33. Herbst-Bayliss, Svea, and Jessica DiNapoli. “New Glass Lewis Chief to Expand Abroad amid U.S. Regulatory Clamp-Down.” Reuters. Thomson Reuters, October 4, 2019. https://www.reuters.com/article/us-glasslewis-future/new-glass-lewis-chief-to-expand-abroad-amid-u-s-regulatory-clamp-down-idUSKBN1WJ1J4. ^
  34. Herbst-Bayliss, Svea, and Jessica DiNapoli. “New Glass Lewis Chief to Expand Abroad amid U.S. Regulatory Clamp-Down.” Reuters. Thomson Reuters, October 4, 2019. https://www.reuters.com/article/us-glasslewis-future/new-glass-lewis-chief-to-expand-abroad-amid-u-s-regulatory-clamp-down-idUSKBN1WJ1J4. ^
  35. Herbst-Bayliss, Svea, and Jessica DiNapoli. “New Glass Lewis Chief to Expand Abroad amid U.S. Regulatory Clamp-Down.” Reuters. Thomson Reuters, October 4, 2019. https://www.reuters.com/article/us-glasslewis-future/new-glass-lewis-chief-to-expand-abroad-amid-u-s-regulatory-clamp-down-idUSKBN1WJ1J4. ^
  36. Burnham, Christopher. “The SEC Is Right to Force More Transparency Into Proxy Voting.” Forbes, January 31, 2020. https://www.forbes.com/sites/christopherburnham/2020/01/31/the-sec-is-right-to-force-more-transparency-into-proxy-voting/#7d578fa33bde. ^
  37. Burnham, Christopher. “The SEC Is Right to Force More Transparency Into Proxy Voting.” Forbes, January 31, 2020. https://www.forbes.com/sites/christopherburnham/2020/01/31/the-sec-is-right-to-force-more-transparency-into-proxy-voting/#7d578fa33bde. ^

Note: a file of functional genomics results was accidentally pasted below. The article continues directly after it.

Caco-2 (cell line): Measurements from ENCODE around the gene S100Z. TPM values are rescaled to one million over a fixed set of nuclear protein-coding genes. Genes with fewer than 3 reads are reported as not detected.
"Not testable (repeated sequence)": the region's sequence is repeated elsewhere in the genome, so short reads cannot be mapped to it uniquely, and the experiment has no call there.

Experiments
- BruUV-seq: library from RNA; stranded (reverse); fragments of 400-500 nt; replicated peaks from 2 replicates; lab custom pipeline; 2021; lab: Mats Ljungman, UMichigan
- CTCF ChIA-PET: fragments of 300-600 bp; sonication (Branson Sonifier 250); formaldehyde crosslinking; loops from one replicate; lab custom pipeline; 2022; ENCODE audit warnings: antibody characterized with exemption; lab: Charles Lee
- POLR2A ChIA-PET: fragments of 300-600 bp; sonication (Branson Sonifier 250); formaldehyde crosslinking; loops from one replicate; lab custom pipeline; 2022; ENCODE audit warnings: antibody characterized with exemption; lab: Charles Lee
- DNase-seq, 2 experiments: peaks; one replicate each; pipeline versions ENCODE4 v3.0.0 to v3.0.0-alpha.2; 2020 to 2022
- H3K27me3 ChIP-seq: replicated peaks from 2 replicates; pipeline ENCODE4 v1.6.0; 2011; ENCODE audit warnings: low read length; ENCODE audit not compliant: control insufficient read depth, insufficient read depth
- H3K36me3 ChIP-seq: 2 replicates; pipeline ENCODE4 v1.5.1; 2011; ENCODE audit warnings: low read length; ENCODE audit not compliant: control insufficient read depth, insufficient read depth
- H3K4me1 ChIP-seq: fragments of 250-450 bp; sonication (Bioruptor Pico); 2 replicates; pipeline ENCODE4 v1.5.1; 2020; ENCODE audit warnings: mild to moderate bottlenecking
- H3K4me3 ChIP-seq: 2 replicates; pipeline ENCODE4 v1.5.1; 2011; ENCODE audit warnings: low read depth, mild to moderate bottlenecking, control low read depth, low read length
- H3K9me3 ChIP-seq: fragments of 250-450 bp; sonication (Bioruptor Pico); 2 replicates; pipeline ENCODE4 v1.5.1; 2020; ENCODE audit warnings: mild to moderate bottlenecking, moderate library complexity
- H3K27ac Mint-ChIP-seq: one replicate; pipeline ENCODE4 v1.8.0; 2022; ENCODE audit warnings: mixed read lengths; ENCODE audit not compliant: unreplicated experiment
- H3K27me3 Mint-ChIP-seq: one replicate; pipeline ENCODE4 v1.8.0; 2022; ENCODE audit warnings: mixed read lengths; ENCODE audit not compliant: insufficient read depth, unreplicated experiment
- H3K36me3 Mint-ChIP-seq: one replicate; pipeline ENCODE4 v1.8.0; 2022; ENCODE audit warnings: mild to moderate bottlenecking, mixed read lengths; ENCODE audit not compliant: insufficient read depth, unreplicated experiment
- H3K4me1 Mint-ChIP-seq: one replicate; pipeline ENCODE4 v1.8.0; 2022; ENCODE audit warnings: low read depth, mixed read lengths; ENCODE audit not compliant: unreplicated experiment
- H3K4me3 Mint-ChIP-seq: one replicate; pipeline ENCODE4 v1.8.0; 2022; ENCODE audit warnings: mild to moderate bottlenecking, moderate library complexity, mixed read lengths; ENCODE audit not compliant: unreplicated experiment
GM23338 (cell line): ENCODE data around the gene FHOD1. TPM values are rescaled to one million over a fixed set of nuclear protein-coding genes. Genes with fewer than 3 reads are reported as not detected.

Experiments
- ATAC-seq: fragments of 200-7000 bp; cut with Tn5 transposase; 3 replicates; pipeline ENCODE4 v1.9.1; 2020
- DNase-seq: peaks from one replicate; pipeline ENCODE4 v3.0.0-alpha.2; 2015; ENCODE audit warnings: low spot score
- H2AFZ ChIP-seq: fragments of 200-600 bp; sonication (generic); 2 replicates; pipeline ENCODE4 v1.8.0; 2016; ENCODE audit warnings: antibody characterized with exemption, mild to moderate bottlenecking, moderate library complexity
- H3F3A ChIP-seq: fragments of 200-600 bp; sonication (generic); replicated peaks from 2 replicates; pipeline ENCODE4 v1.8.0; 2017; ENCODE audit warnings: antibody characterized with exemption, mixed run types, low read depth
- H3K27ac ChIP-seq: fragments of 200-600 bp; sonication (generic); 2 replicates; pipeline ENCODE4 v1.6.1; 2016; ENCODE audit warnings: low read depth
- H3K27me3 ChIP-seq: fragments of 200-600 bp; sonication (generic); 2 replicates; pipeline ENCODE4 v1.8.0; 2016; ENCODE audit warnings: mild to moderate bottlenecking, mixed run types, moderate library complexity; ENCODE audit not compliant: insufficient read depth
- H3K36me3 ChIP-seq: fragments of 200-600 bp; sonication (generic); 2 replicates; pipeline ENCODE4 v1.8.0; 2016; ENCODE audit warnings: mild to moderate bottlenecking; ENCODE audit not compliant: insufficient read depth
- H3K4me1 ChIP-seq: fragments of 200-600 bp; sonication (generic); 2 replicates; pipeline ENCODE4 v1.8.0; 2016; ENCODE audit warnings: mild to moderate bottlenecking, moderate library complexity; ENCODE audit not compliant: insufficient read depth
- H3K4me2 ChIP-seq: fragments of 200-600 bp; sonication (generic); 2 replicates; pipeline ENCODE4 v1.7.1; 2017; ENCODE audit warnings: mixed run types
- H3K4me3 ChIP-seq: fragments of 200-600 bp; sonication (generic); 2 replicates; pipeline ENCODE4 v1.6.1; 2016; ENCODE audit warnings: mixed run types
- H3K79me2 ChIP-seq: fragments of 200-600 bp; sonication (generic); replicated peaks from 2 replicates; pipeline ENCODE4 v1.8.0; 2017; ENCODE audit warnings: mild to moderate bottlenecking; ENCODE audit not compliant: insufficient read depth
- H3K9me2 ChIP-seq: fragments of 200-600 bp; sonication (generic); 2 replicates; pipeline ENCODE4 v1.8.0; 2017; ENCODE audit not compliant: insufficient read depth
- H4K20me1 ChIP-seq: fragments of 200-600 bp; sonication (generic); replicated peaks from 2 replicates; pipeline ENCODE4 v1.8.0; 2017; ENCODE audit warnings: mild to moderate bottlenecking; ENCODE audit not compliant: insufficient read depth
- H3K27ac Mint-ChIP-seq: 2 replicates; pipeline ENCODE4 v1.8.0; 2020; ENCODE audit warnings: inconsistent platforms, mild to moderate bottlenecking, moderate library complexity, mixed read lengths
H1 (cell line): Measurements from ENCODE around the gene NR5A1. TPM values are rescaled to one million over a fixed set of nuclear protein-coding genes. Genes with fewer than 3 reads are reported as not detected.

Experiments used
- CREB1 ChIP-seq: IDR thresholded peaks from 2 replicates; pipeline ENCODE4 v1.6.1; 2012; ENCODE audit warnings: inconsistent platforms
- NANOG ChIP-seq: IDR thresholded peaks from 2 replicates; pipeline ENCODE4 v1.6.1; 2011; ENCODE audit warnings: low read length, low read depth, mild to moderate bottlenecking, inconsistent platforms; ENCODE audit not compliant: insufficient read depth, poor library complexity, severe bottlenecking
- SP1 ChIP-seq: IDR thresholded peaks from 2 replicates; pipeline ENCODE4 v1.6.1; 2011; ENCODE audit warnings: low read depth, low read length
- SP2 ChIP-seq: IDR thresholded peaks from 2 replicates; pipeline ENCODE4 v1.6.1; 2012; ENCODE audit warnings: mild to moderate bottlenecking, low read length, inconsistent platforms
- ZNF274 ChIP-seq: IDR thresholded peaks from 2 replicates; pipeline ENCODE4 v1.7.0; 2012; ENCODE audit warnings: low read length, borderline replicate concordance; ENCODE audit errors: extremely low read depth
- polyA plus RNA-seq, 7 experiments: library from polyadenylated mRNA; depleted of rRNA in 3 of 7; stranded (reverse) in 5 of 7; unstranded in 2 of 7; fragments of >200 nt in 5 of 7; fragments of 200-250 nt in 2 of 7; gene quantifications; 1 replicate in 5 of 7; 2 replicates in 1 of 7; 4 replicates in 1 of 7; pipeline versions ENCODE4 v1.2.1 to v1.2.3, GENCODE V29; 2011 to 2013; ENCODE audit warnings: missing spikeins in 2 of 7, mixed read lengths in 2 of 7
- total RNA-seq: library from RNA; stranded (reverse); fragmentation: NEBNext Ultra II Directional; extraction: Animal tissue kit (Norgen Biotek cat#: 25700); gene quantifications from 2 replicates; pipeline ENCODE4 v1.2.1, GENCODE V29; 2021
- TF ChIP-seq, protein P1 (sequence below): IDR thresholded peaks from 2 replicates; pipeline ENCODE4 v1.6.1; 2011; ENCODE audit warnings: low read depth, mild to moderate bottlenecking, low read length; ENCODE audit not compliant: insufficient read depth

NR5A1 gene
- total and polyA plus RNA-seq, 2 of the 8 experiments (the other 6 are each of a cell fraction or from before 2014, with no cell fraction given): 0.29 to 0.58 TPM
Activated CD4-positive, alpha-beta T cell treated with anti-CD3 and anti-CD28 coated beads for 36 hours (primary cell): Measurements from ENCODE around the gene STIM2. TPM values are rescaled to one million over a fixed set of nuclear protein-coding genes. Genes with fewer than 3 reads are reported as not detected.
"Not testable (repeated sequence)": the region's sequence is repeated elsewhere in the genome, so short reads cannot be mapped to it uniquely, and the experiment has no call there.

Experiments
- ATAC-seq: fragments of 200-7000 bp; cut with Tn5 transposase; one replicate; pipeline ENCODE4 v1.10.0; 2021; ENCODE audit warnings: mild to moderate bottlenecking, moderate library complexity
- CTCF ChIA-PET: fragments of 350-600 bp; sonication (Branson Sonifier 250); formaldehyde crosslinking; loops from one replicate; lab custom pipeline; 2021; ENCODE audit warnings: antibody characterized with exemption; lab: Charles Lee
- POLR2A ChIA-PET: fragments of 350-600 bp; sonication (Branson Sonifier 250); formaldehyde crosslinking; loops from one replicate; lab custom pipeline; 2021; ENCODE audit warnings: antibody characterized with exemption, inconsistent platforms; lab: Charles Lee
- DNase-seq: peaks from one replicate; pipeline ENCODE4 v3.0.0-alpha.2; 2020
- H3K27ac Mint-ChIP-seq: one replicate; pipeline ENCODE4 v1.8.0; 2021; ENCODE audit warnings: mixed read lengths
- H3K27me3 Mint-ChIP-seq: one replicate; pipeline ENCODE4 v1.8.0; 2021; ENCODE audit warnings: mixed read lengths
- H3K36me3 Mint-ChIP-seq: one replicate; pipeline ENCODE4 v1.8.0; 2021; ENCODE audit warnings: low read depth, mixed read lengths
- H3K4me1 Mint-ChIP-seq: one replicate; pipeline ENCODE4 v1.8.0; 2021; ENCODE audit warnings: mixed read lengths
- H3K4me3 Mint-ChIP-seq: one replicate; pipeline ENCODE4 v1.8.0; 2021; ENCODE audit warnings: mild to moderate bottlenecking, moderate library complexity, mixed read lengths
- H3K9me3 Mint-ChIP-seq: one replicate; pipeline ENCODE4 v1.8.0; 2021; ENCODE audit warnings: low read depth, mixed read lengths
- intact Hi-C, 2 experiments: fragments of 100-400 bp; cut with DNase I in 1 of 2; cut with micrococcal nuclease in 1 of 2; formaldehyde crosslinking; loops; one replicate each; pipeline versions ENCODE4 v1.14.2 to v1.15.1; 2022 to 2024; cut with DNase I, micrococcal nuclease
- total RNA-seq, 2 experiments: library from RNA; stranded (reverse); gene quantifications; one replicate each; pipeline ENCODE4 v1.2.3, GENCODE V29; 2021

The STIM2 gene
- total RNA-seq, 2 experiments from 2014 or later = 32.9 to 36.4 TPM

38. Mooney, Attracta. “ISS Chief on His Battle with Corporate America and the SEC.” Financial Times, February 2, 2020. https://www.ft.com/content/a9c610a5-b6fd-44e9-946d-8e58fd3577c1. ^
  39. Burnham, Christopher. “The SEC Is Right to Force More Transparency Into Proxy Voting.” Forbes, January 31, 2020. https://www.forbes.com/sites/christopherburnham/2020/01/31/the-sec-is-right-to-force-more-transparency-into-proxy-voting/#7d578fa33bde. ^
  40. Mooney, Attracta. “ISS Chief on His Battle with Corporate America and the SEC.” Financial Times, February 2, 2020. https://www.ft.com/content/a9c610a5-b6fd-44e9-946d-8e58fd3577c1. ^
  41. “Leadership.” Glass Lewis, January 22, 2020. https://www.glasslewis.com/leadership-2/. ^
  42. Thompson, Jeff. “Glass Lewis CEO Katherine Rabin Resigns; Co-Founder Kevin Cameron Appointed Executive Chair.” Glass Lewis, September 13, 2019. https://www.glasslewis.com/glass-lewis-ceo-katherine-rabin-resigns-co-founder-kevin-cameron-appointed-executive-chair/. ^
  43. Thompson, Jeff. “Glass Lewis CEO Katherine Rabin Resigns; Co-Founder Kevin Cameron Appointed Executive Chair.” Glass Lewis, September 13, 2019. https://www.glasslewis.com/glass-lewis-ceo-katherine-rabin-resigns-co-founder-kevin-cameron-appointed-executive-chair/. ^
  44. Thompson, Jeff. “Glass Lewis CEO Katherine Rabin Resigns; Co-Founder Kevin Cameron Appointed Executive Chair.” Glass Lewis, September 13, 2019. https://www.glasslewis.com/glass-lewis-ceo-katherine-rabin-resigns-co-founder-kevin-cameron-appointed-executive-chair/. ^
  45. “Carrie Busch.” LinkedIn. Accessed February 2, 2020. https://www.linkedin.com/in/carrie-busch ^
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Glass Lewis


San Francisco, CA